May/June 2021 • Vol. XLIII No. 3 Fiction |

Belles Lettres

The bus left early Friday morning, due to reach Judith’s town in the Hudson Valley a little after lunch. She had said in her email she would pick me up at the station. On the way up, I worried we might somehow not find each other, that I might not recognize her, or it would be awkward. But when I arrived, it was clear there’d been no need. The town was tiny, the bus station just a rutted pullout by the side of the road. Judith sat at the wheel of a car parked across the street, a beat-up, toffee-colored coupe. She reached an arm out of the window and waved when she saw me, and a thick silver bracelet she was wearing caught the light. I climbed down along with a few other passengers, and we waited as the bus released its air brakes and rumbled away. Judith had gotten out of the car. She was dressed in summer clothes, jeans and a white tank top with a high neck that exposed her small, rounded shoulder muscles. “Molly,” she said, when I got close. “I’m so glad you could m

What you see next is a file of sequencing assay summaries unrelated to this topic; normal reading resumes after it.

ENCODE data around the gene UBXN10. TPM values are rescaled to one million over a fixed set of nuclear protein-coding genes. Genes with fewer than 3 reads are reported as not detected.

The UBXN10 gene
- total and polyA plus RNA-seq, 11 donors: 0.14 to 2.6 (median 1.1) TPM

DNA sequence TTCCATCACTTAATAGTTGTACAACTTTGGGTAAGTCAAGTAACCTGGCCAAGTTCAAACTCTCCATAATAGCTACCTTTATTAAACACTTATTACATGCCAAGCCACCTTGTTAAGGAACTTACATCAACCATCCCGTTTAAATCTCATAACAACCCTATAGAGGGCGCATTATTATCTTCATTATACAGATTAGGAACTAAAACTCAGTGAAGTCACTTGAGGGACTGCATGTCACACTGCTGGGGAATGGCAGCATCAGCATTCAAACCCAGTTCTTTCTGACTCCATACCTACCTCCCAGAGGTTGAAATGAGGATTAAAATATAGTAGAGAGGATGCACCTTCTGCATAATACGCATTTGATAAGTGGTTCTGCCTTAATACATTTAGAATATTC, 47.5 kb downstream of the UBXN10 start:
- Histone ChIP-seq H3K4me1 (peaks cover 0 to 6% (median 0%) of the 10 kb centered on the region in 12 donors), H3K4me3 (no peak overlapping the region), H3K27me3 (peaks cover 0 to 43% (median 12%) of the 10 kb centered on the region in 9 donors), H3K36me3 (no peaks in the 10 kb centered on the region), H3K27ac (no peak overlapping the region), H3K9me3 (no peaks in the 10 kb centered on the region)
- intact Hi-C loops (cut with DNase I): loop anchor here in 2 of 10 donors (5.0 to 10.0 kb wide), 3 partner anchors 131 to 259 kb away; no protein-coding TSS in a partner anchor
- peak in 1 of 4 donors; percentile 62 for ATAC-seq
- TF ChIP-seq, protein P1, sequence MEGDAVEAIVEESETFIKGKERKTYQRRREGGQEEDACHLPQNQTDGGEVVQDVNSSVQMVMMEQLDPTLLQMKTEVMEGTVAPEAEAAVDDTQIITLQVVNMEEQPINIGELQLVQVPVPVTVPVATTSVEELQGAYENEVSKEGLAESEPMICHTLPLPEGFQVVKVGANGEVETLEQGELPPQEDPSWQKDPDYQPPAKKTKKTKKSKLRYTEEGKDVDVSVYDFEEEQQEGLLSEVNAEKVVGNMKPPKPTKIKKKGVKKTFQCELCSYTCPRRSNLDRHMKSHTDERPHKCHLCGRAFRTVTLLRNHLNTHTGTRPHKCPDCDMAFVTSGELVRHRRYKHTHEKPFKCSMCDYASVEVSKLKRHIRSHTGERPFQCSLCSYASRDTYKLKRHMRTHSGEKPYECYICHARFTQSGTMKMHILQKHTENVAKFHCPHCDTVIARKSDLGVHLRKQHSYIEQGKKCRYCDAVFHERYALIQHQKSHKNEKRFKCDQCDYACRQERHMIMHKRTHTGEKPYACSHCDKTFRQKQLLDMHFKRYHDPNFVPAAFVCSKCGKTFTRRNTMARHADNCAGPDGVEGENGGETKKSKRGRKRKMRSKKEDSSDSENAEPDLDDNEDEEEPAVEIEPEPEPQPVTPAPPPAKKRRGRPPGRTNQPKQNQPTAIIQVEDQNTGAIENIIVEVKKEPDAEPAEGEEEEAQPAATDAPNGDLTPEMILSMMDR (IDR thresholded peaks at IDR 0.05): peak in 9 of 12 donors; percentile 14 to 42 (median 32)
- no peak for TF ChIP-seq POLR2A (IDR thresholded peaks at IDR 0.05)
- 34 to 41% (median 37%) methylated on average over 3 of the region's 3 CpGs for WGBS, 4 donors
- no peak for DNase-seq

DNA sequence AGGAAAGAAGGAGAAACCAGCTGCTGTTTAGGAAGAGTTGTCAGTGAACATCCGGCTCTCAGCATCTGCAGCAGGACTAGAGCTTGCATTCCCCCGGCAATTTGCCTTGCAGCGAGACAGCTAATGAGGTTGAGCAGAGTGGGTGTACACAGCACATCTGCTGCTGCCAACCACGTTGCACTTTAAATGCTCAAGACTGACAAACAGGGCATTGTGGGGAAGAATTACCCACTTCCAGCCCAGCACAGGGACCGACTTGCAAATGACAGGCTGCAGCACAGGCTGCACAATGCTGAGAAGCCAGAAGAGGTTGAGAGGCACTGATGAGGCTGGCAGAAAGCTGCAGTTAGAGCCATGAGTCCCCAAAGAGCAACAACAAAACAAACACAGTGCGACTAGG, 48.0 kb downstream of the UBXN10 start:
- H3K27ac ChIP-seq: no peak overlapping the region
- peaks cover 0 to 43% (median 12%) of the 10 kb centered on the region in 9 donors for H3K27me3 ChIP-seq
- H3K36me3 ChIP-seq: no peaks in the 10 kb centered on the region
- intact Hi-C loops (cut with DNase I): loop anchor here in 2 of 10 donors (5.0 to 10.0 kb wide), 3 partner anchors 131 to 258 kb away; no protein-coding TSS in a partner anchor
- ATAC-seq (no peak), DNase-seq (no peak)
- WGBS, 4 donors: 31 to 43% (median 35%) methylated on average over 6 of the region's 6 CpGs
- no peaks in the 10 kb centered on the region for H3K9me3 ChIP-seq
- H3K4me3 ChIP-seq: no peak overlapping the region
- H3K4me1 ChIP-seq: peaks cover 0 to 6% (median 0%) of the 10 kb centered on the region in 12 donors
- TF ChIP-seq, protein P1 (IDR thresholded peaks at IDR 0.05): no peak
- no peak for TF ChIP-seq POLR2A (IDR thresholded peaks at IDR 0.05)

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By Gina Chung

The bus left early Friday morning, due to reach Judith’s town in the Hudson Valley a little after lunch. She had said in her email she would pick me up […]

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